Monday, July 12, 2010

Red River

Strange to be reviewing a Chinese film here?
Not when it's a fascinating - and exceedingly quirky - movie about illegal Vietnamese workers in a Chinese border town. I found Red River quite an insightful, though naturally melodramatic, look at the fascinating dynamics at work in these border areas.
Set in 1997, it is the story of a mentally disabled Vietnamese girl who is smuggled into China by her aunt and set to work at a massage parlour. Tao is an eternal innocent, and is protected by her aunt by being put to work as a cleaner. Nonetheless, she captures the eye of local Vietnamese crime boss Sha Ba.
The movie shies away from any commentary on the sex industry, though Tao, the innocent young Vietnamese girl, is bought and sold several times by improbably respectful men. These elisions aside, it is a fascinating commentary on the experiences of poor rural Vietnamese girls and the struggles they face. The film's setting in 1997 is exactly right, as rural poverty in Vietnam was then still quite stark, and China was only just beginning to prosper.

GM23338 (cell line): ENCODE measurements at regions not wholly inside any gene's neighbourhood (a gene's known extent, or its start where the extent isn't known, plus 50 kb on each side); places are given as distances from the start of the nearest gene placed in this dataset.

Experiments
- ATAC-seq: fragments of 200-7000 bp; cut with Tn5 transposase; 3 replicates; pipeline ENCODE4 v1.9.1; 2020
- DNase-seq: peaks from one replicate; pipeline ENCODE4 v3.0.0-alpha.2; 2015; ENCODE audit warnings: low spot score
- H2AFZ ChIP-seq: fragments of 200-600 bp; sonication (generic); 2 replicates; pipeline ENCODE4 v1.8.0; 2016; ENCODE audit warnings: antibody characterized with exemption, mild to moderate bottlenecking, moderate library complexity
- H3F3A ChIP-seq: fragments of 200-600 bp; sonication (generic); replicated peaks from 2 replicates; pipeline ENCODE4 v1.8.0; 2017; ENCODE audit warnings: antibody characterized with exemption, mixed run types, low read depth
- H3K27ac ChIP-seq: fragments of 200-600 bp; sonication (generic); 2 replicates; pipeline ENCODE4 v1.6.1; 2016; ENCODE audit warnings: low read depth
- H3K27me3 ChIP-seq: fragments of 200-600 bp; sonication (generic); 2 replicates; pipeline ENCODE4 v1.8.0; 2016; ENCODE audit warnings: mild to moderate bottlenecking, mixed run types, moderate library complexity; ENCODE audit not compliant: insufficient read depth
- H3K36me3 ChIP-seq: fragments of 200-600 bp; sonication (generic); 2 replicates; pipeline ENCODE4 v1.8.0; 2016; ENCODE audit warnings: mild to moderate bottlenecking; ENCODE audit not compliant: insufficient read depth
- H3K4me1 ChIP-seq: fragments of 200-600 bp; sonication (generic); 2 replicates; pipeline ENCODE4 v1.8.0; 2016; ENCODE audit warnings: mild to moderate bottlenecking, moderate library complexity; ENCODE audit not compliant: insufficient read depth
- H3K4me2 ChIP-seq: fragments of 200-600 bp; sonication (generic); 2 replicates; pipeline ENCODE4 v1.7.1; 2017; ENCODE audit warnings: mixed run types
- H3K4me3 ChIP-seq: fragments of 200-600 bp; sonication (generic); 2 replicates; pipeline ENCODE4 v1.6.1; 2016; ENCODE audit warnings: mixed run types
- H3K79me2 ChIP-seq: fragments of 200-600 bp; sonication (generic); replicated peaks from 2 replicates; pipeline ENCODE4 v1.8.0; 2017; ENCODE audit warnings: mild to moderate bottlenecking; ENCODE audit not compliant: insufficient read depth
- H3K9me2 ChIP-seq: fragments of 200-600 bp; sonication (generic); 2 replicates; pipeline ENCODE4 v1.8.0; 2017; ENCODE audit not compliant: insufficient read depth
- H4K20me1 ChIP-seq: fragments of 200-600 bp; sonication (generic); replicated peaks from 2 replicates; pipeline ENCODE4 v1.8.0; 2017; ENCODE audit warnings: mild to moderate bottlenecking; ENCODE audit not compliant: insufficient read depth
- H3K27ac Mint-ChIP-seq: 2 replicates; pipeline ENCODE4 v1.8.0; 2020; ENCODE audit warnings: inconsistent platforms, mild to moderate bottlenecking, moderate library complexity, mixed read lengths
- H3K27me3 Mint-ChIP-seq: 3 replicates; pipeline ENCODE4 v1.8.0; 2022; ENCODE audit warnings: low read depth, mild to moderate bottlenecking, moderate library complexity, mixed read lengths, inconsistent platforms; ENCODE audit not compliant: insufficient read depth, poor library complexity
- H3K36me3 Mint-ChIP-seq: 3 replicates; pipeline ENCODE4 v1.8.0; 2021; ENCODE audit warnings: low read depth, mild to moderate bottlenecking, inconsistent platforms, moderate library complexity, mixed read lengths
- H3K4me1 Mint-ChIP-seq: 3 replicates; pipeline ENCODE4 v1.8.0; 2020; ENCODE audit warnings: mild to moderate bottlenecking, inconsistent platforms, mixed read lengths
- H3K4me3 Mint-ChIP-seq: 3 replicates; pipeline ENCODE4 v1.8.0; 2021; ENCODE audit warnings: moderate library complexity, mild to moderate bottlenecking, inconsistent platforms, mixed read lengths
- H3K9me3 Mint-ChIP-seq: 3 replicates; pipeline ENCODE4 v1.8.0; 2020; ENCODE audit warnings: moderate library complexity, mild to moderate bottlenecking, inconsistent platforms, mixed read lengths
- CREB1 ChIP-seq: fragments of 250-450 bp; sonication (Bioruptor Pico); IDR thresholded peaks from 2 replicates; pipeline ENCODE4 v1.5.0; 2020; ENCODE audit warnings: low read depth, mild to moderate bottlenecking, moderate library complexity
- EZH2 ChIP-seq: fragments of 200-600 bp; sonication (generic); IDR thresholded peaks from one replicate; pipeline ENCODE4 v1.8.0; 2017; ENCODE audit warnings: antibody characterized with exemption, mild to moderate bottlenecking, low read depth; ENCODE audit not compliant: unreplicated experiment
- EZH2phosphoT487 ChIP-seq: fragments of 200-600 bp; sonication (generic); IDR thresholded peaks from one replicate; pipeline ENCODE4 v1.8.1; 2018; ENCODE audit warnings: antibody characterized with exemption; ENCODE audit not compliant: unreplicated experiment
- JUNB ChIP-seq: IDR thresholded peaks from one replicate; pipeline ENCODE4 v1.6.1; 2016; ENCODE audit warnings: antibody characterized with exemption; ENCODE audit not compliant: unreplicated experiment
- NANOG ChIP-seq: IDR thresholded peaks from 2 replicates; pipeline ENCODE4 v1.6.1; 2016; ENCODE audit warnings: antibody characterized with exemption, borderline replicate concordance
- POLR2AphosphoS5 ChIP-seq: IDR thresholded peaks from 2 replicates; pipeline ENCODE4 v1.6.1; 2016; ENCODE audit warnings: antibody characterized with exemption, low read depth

The film's blurb attempts to cast it as some kind of post-colonial love story, but ironically it is much more a commentary on China's neo-colonialism, and the difficult financial realities that confront women across South-East Asia.
It is silly in parts, but also frequently touching, and ultimately quite complex - and hence realistic. Well worth watching, though it is no masterpiece. And why on earth couldn't they find a Vietnamese actress to play the lead role?

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